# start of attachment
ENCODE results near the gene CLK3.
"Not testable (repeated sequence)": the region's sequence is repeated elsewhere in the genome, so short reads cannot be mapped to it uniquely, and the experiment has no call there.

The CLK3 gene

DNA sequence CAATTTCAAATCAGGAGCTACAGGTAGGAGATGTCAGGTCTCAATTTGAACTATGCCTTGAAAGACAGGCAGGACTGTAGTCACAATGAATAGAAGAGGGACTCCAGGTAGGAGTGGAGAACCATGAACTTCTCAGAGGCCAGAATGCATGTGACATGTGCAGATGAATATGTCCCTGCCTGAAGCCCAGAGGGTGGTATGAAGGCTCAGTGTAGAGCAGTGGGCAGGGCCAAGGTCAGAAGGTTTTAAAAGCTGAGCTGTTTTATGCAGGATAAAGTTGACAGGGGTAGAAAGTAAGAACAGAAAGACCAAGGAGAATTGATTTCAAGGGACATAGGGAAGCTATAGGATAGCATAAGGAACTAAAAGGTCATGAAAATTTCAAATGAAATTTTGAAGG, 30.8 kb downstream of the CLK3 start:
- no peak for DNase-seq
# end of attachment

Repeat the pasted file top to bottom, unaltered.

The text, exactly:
ENCODE results near the gene CLK3.
"Not testable (repeated sequence)": the region's sequence is repeated elsewhere in the genome, so short reads cannot be mapped to it uniquely, and the experiment has no call there.

The CLK3 gene

DNA sequence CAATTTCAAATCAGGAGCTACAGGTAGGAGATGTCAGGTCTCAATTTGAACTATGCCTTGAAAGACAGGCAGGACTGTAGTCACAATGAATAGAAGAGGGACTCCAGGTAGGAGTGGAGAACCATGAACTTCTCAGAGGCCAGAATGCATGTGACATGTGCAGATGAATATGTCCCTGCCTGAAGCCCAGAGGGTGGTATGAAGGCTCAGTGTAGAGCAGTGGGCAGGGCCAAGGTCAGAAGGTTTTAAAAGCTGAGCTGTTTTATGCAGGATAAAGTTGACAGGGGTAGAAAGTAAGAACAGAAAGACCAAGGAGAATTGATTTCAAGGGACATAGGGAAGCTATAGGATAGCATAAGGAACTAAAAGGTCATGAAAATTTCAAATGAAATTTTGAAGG, 30.8 kb downstream of the CLK3 start:
- no peak for DNase-seq